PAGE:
Yael Shahar

VaYishlach: A Battle for Selfhood

The deception of his brother and his father has weighed heavily on him. For nearly two decades he has lived away from home–ample time for the event to magnify itself in his mind and become a fixation: What else could I have done?

He knows that he did wrong. He also knows that it was necessitated by the situation. He had been fighting his brother all his life. In fact, even in the womb, he was fighting his brother. It was only chance that determined the birthright. It should have been his! He knew what was at stake, and that he was the only one of the two who could, and would, carry the family legacy. But chance had ruled otherwise and his brother was born first.

He had done what he had done in order to turn the tables, but it had cost him. His leaving home was an amputation of the better part of himself. How could he not feel crippled and maimed by what he had done?

Now, twenty years later, he is returning home. He is told that his brother is coming to meet him with an army at his back. It isn’t only for his own sake that he fears the encounter now. He has a family to protect; the bearers of the legacy are now part of what might be lost. He does what he can to protect them, dividing them into two camps in hopes of preserving a remnant. Then, under the cover of night, he sends both camps across the river to safety. He is left alone.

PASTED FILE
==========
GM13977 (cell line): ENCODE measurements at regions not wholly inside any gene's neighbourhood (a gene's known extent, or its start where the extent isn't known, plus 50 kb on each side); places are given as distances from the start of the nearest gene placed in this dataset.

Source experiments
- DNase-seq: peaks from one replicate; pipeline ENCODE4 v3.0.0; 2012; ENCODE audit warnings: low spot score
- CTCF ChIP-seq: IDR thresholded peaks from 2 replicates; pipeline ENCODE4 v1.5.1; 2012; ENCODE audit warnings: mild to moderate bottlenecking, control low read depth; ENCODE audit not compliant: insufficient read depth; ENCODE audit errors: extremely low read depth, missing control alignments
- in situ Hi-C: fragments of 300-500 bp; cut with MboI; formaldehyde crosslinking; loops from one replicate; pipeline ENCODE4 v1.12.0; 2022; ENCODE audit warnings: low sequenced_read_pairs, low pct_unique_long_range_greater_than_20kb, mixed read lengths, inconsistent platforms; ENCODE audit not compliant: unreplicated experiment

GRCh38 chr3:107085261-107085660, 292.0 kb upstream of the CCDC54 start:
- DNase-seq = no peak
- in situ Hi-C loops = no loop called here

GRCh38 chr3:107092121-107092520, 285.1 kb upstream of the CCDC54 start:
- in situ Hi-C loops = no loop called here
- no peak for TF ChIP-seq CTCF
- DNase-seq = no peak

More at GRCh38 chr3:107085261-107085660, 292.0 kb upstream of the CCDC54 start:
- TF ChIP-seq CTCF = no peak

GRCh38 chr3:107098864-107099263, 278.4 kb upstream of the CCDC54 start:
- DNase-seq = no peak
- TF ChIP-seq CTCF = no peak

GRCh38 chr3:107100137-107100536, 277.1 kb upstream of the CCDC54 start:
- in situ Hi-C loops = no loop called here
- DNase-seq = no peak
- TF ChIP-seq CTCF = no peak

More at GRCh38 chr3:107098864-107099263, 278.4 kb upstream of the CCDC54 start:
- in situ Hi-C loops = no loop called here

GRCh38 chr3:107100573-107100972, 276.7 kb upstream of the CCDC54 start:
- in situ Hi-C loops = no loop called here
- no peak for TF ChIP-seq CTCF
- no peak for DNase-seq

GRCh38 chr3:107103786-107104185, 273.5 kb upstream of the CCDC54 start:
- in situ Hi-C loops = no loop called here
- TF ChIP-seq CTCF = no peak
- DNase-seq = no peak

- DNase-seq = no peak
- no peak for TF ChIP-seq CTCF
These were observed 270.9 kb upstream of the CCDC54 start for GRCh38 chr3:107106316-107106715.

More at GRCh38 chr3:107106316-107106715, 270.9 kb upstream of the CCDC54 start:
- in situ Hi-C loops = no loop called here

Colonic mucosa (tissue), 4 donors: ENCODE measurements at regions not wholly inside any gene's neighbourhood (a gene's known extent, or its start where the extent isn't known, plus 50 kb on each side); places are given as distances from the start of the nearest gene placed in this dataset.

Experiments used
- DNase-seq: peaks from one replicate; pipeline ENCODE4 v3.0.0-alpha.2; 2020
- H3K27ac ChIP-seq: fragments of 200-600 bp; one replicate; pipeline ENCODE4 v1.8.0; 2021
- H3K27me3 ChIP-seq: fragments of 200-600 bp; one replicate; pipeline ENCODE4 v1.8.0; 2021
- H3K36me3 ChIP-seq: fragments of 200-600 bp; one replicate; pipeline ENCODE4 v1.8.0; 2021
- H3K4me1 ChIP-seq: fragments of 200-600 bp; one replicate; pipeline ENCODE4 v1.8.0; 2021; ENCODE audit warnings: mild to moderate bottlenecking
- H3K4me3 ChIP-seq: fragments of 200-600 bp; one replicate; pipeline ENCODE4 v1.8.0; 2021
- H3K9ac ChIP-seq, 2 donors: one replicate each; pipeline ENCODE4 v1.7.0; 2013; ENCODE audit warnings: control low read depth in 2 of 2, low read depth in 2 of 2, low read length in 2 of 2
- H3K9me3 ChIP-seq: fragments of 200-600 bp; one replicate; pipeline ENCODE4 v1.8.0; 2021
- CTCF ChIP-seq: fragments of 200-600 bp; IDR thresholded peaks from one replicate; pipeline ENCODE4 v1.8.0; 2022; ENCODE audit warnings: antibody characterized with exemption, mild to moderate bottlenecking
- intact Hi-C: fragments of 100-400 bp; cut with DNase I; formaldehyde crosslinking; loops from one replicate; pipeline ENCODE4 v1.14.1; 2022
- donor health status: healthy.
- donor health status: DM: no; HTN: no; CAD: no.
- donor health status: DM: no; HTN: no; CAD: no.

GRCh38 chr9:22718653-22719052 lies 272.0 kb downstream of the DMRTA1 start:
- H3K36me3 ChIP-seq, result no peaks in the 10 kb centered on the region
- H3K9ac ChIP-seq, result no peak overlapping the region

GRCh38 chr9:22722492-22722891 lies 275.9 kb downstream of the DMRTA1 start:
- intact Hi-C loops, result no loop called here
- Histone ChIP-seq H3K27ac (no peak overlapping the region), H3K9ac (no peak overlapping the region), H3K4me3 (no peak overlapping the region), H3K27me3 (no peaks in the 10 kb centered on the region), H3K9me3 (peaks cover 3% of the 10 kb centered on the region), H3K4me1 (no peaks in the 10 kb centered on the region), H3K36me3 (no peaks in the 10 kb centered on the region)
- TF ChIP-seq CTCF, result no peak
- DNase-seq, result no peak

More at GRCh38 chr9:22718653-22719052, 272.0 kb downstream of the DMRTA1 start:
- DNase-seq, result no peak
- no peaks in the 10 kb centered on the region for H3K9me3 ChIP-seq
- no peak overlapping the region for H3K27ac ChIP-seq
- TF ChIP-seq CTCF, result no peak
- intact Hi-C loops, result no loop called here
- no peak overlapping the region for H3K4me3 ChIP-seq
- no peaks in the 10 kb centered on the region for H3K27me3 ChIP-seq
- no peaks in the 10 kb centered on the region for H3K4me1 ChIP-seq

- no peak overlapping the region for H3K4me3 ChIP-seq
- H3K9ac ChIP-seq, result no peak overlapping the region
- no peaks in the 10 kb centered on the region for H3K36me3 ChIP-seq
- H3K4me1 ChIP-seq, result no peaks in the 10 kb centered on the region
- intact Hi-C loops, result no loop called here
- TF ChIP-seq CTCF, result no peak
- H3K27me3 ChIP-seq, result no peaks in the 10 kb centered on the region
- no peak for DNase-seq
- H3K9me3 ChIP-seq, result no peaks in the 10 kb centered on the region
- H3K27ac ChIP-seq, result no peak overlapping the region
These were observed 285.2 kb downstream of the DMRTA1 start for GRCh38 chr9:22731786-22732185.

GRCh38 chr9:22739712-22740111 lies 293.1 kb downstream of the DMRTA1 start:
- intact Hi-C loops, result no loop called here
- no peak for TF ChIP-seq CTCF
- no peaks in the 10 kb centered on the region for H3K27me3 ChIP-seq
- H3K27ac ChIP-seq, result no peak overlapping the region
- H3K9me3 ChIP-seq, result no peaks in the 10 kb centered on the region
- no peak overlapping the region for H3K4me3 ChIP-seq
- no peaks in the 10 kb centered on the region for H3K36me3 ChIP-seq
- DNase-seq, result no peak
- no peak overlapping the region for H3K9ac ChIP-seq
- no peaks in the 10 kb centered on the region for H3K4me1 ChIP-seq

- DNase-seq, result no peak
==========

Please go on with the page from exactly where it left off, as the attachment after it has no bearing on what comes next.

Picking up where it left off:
Alone that is, except for his fears and his memories. During the night he relives that fateful day of deception. He bears it in him like a nightmare and relives it in hope of changing the ending. In his yearning for closure, that event merges with the earlier, more primal battle—the battle with his brother in the womb. He knows that he can’t win, that chance will rule for his brother and he will be left behind, desperately trying to the last to reverse the decision, holding his brother’s heel as if to call him back into the womb.

“Who are you?” his father asks, as he has asked these twenty years of reliving that awful moment. “I’m your firstborn, Esav,” he says, his hands echoing his yearning to put the record straight. Twenty years of deception…. Now it is coming due. He knows that there is no wrongdoing without recompense. He has had cause to learn that essential truth throughout these years of living among deceivers. Twenty years of living with his own deceit and being deceived in turn.

Now it is at an end. “Who are you?” his father asks, as he relives his endless struggle with his brother. He has held on to the end, yet again. But this time, perhaps the end will be different. “What is your name?” The usual answer is on the tip of his tongue—the deception, the desire to be not-Ya’akov.  But this time, he decides differently.

“Ya’akov,”  he says. “I am Ya’akov.” He could have tacked on his father’s name, in hopes of benefiting a bit from the reflected glory, of detracting attention from the name of “heel grasper”, “’would-be-first”, but he doesn’t. He states the plain truth, “Ya’akov.”  I am the one who did not win. I fight that fight anew every night. It ends the same each time. But now I am ready to admit that I’m just Ya’akov. Just myself.